Eight seasons in, why I'm finally done with MTV's 'Geordie Shore'
The Geordies on the Shore have been getting 'mortal', tashing on and shagging like Tazmanian Devils for over three years now, and until this series (the eighth) I was a closet GS addict.
My weekly trip to the MTV zoo was escapism of the most basic variety. I had it pegged as trash TV, brainless, easy watching, just a laugh. Here was a collection of people whose mentality, motivations, and morals were so completely removed from my own that I was utterly fascinated and endlessly entertained. And Scotty T's one-liners (scripted or not) are relentlessly hilarious. Who doesn't enjoy a cheap thrill every once in a while?
But watching last night's third episode of this eight season (wide-eyed and slack-jawed as usual) I decided to listen to my misgivings and vowed to never watch it again.
The misgivings started niggling early on, but I silenced them in the name of entertainment. Shame on me. But their low-level muttering in the back of my mind graduated to an insistent, pleading squeal last season when Charlotte got so 'mortaled', apparently, that she relieved herself in a cereal bowl in the kitchen and placed it in the sink amongst the dirty dishes, unbeknown to the other house-dwellers. Apart from the obvious sanitary issues, this required considerably more coordination than using an actual toilet, which made me wonder whether Charlotte was really that inebriated after all, which makes the whole sorry incident even worse.
The lack of basic human decency aside, however, the real problem with Geordie Shore is much more insidious. At 35 years old, I'm unlikely to be influenced by the sextet's bad behaviour (drinking to the point of collapse, sex with each other, and strangers, on camera, relentless swearing etc), but what about younger, or more impressionable, people?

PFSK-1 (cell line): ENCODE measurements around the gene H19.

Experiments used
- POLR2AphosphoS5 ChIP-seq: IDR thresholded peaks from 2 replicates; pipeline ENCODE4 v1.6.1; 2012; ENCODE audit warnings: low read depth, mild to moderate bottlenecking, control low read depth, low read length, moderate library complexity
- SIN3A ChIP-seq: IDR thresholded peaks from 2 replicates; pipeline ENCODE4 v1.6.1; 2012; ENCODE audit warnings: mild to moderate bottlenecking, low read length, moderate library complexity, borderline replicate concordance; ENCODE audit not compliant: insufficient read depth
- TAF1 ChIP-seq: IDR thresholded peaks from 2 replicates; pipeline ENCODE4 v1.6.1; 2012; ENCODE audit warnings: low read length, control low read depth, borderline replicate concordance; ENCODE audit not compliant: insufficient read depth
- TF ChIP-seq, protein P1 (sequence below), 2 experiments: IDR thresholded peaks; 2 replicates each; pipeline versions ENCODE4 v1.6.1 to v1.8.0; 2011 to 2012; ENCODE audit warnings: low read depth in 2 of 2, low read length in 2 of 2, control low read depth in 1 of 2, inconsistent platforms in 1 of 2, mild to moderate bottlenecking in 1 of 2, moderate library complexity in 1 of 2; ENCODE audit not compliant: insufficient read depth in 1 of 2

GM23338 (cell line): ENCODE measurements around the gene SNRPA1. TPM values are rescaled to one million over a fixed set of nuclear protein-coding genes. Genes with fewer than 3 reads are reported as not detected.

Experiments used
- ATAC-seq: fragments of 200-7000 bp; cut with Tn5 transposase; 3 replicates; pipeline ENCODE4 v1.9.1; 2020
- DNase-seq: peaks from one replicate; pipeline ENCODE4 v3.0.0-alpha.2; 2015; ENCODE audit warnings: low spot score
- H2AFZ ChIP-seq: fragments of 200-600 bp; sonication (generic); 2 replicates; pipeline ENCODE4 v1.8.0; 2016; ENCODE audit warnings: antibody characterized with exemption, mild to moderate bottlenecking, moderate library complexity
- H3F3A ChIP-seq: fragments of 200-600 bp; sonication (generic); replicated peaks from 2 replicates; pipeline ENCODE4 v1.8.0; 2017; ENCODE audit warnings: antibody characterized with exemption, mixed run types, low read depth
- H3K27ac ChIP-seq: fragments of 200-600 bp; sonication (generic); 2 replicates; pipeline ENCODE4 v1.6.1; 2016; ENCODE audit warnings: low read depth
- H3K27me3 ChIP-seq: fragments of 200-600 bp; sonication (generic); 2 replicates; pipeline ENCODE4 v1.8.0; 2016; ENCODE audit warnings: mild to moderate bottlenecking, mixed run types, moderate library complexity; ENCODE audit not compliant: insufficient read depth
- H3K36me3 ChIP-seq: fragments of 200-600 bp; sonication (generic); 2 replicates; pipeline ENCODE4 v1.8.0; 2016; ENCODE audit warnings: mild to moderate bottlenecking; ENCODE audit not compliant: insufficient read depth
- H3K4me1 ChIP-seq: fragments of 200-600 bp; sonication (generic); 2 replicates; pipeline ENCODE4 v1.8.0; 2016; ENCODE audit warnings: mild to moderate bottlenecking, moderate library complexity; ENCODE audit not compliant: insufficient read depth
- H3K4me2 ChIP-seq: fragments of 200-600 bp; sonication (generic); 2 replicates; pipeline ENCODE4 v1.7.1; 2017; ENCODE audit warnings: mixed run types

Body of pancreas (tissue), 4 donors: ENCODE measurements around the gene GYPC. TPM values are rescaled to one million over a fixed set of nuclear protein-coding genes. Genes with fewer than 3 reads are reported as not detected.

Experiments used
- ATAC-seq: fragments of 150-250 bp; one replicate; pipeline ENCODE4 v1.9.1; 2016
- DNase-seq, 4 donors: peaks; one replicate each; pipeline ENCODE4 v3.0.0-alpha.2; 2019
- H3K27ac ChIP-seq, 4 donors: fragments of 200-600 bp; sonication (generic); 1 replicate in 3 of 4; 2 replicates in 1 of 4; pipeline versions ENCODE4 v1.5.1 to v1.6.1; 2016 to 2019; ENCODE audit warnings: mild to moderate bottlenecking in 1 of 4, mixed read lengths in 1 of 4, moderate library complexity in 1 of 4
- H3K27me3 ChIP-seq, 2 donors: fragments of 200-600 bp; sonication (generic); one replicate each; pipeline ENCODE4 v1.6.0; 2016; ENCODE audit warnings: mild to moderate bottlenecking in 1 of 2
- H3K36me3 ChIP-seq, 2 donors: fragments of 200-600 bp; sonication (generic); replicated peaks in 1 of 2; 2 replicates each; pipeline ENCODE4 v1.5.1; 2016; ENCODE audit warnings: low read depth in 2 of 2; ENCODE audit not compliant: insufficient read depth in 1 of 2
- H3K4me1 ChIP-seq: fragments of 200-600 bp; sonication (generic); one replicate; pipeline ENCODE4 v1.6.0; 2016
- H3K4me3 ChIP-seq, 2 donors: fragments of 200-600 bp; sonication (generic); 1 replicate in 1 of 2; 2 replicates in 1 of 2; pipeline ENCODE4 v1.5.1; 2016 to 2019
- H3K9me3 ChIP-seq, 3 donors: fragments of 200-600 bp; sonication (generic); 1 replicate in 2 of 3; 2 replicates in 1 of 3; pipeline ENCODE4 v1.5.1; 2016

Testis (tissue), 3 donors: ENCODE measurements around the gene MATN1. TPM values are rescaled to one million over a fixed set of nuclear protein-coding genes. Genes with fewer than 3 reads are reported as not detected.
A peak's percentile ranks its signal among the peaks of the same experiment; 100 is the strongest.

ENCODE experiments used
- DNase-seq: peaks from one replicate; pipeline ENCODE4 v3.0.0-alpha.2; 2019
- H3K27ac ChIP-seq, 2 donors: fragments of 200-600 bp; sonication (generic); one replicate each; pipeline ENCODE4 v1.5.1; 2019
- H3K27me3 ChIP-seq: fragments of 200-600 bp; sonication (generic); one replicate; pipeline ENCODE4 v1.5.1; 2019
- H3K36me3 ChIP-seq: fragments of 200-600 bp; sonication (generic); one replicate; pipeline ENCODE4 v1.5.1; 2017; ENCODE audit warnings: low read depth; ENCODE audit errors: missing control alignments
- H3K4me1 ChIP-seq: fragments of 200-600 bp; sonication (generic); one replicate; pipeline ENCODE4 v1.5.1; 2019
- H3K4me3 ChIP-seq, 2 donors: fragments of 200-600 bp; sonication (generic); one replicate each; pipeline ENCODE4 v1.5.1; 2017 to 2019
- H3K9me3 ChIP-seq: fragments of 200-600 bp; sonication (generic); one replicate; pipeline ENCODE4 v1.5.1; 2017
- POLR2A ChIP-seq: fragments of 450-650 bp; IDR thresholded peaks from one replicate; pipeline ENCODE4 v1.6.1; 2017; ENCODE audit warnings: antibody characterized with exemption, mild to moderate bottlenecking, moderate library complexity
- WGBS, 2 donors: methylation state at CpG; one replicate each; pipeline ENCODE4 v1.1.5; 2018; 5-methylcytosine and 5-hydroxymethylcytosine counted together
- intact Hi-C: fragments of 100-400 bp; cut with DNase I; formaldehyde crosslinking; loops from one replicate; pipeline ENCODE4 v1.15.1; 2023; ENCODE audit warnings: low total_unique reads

What is most worrying is how the young men and women on the show relate to each other. At the risk of sounding like a prudish finger-wagger (I am not prudish, although I do enjoy the occasional finger-wag), it's appalling. After several months of intense shagging, Charlotte made the fatal mistake of uttering the 'f' word. She admitted to Gaz that she had feelings for him. Feelings? Imagine. Poor Gaz had to prove his definitive singledom by bedding the first female who crossed his path thereafter, and several more after that, and then tempting Charlotte back with his offending parsnip at convenient intervals (ie when nobody else would have him).
Gaz had always stipulated that it 'wasn't a relationship', and the terms work both ways (flighty Marnie 'did a Gaz' on a besotted Scotty T). But the terms seem unfair. Not to mention confusing. Emotional attachment is to be avoided at all costs it seems. And that's sad, and damaging, for the guys as well as the girls - those on screen, and those watching. Yes, they are a cast of characters but those girls deserve Oscars if their tears of rejection and humiliation were not at least partly genuine.
I haven't entirely lost my sense of humour. Scotty T can still crack me up with a throwaway gem. But as this group of overgrown kids binge drink their way from one rabbit-like sexual encounter to another, on an endless conveyor belt of public humiliation, earning cash and celebrity, and learning nothing, I'm starting to feel complicit in the disintegration of society. At least I've bowed out before they all kill Piggy.